8Overall purpose of the simulation Student learning needs and level Objectives/OutcomesGuided by:Simulation standardsOverall purpose of the simulationStudent learning needs and levelRealistic and measurableIdentify the appropriate environment, fidelity, prompting, etc.Foundation for simulation facilitationBasis for assessment and evaluation
10Evaluation Guided by: Simulation Standards Assessment/formative evaluationSummative evaluationEstablished Objectives/OutcomesThree domains of learningCognitiveAffectivePsychomotorValid and Reliable tools
11Debriefing Guided by: Simulation Standards Evidence based debriefing methodologiesPromoting reflective thinkingSkills of the debrieferObjectives/outcomesConfidentiality, trustand opencommunication
12Standardized patients Virtual experiences Tools and ResourcesSimulatorsTask trainersStandardized patientsVirtual experiencesStandards of Best Practice: SimulationINACSL Board of Directors, (August, 2011). Standards of best practice: Simulation. Clinical Simulation in Nursing, 7(4 Supplement). S1-S20. Available at
13Development of INACSL Standards 2 YearsSurvey to INACSL MembershipCommittee DraftPeer ReviewFinal DraftPublication – Summer 2011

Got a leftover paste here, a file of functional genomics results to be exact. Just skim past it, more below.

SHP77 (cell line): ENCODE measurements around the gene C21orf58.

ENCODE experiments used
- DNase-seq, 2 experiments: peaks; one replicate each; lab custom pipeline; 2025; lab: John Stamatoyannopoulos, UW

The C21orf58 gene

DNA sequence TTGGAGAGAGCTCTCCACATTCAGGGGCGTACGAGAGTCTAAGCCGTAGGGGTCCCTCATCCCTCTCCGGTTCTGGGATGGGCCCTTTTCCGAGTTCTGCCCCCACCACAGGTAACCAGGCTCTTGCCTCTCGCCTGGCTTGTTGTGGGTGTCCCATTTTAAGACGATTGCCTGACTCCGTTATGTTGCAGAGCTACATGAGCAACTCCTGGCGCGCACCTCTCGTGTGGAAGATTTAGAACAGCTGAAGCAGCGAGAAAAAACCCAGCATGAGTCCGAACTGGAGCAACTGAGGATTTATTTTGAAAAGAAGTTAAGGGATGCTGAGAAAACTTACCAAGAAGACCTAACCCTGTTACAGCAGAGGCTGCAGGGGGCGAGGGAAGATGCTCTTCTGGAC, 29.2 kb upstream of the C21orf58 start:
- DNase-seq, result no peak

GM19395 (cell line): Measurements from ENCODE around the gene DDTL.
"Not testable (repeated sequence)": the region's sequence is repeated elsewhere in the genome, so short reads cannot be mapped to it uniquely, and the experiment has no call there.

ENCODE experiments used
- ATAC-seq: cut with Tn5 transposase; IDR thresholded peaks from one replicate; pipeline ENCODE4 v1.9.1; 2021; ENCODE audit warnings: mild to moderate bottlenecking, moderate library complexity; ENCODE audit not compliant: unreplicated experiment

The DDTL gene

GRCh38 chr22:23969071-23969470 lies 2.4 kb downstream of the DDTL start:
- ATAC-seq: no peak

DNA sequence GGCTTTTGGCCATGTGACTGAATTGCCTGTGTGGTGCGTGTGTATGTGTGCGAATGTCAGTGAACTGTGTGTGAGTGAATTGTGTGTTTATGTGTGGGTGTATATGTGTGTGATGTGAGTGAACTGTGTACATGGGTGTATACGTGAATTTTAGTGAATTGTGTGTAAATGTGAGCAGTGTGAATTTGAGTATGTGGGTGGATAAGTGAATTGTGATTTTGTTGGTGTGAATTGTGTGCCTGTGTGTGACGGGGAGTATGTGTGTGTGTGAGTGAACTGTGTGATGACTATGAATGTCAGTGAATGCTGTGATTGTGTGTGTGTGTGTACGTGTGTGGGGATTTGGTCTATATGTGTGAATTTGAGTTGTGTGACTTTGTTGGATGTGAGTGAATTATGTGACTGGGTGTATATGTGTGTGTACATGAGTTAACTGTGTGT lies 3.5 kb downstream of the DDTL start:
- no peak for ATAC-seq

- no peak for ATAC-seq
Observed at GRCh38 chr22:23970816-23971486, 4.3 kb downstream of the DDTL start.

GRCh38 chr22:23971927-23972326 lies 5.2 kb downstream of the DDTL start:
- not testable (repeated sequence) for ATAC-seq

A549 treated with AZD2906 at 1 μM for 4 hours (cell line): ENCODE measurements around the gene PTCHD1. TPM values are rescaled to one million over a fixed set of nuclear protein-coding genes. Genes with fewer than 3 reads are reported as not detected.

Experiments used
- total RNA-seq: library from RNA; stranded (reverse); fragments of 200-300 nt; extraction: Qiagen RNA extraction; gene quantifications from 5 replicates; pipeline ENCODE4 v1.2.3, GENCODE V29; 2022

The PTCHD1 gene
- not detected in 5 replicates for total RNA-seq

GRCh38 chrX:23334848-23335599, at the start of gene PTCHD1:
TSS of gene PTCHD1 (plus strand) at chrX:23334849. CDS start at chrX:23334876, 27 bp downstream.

14Standards of Best Practice TerminologyProfessional Integrity of ParticipantParticipant ObjectivesFacilitation MethodsSimulation FacilitatorThe Debriefing ProcessEvaluation of Expected Outcomes
15Standard One: Terminology Statement:Consistent terminology provides guidance, clear communication, and reflects shared values in simulation experiences, research, and publications.
16Standardized terminology: RationaleStandardized terminology:Enhances understanding and communication among planners, participants and others involved in simulation experiencesPromotes consistency in the development, implementation, evaluation and publication of or about simulated clinical experiences or research studies for use in education and practice